For removing coatings like lacquer, old adhesives, tile adhesive, carpeting, silicone, acrylic and stickers.

Segmented Blade:

For cutting grooves in plaster, porous concrete and other construction materials. Also can cut out tile joints. Some segmented blades can cut soft materials like felt, leather and polystyrene.
When choosing an oscillating blade, pay attention to its capabilities (they are listed in the product descriptions). The functions of each blade differ depending on the design and the company that manufactures them. Each type of blade listed above is explained in general terms, but every blade's capabilities and uses are different depending on their design and construction.

Before you buy

There are several things to consider before buying an oscillating tool. Figure out what qualities you want. Is portability most important? If that's the case, then a cordless one may be best, as it enables you to work without worrying about always having an electrical outlet within reach, as you would need with an electric one.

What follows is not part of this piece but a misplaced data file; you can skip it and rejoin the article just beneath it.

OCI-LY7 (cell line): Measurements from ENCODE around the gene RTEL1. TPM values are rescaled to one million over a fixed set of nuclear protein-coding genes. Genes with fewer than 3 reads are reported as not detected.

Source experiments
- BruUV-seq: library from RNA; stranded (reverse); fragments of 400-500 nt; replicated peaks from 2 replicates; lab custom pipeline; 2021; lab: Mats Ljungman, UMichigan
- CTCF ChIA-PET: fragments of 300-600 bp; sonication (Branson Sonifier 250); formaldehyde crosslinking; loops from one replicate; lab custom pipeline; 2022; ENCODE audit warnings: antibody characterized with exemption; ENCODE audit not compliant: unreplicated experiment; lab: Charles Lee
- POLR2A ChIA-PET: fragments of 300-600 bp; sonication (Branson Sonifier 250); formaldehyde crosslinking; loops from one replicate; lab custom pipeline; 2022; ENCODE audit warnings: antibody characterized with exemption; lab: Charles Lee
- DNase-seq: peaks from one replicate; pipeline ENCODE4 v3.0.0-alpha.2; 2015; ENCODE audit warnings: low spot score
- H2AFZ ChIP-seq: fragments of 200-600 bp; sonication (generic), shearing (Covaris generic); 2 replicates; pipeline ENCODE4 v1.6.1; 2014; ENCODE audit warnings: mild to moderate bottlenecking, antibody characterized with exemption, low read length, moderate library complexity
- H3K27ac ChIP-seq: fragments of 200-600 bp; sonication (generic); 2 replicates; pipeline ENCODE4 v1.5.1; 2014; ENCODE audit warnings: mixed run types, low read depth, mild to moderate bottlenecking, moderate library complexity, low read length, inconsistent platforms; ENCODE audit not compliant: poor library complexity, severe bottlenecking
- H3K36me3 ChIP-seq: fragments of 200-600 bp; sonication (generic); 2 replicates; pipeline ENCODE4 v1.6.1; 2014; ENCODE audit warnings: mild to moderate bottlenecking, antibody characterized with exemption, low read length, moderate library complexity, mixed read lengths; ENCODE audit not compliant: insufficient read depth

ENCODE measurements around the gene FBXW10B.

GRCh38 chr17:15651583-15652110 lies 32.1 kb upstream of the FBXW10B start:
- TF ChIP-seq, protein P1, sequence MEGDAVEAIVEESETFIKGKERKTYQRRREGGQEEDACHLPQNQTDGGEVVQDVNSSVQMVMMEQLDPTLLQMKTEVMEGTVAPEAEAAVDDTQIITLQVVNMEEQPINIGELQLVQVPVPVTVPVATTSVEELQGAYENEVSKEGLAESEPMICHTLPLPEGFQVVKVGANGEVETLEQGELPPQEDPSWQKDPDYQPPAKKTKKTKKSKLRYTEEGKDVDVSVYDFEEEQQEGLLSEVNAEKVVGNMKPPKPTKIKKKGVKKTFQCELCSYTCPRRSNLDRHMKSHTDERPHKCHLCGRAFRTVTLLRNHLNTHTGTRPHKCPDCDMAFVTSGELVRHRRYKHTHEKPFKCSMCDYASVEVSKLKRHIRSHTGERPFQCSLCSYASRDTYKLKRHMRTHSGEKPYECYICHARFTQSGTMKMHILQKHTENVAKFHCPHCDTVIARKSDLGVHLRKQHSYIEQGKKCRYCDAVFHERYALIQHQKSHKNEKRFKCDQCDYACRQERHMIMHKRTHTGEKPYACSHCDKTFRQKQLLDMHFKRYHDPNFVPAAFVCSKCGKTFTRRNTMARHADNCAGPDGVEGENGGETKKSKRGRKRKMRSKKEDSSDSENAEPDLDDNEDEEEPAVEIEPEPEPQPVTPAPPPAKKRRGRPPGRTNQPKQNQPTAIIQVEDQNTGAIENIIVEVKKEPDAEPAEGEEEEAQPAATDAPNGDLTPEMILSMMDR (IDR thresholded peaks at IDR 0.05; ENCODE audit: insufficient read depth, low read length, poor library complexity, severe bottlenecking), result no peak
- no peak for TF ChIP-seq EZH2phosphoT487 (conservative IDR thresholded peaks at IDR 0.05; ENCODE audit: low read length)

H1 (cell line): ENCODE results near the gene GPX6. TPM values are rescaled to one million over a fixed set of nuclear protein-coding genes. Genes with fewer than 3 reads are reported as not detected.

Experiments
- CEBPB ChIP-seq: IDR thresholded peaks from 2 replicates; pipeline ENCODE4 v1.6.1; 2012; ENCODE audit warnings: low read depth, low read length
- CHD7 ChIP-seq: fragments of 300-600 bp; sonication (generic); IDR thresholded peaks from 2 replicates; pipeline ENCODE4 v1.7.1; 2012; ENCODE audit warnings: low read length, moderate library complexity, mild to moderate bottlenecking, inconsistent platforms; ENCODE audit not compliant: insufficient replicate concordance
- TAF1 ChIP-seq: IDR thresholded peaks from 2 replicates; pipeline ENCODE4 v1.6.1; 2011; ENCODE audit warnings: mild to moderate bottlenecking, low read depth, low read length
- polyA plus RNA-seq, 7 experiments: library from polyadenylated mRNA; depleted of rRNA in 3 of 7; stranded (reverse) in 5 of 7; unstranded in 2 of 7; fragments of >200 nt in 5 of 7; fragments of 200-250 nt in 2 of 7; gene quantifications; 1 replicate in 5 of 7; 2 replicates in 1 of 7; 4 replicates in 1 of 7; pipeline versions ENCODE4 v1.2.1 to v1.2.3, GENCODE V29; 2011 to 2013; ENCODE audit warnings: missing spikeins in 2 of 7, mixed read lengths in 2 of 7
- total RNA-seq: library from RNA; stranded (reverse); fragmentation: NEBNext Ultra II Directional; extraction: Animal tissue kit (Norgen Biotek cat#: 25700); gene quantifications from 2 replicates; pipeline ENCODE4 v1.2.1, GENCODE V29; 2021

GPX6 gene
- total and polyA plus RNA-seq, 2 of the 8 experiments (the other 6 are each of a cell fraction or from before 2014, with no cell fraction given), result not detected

Consider the type of work you will be doing. If you're a professional who needs an oscillating tool for day-to-day jobs, your needs are probably different from a hobbyist who does occasional home projects. An electric one is a good option if you need a constant source of power. A portable one could be somewhat inefficient due to all the battery recharging you would have to do. But if you only need it for occasional home projects, a cordless oscillating tool may be the right option.

Ease of use is another factor to consider. Some electric oscillating tools may weigh less than portable ones, but you also have to consider that it's corded. That may limit reach and where you can work, as you can only go as far as the cord stretches and you will always need a nearby outlet. At the same time, a portable oscillating tool might be easier to use because it's not bound by a cord. However, it may weigh a bit more because it's battery powered and carries that extra bit of weight.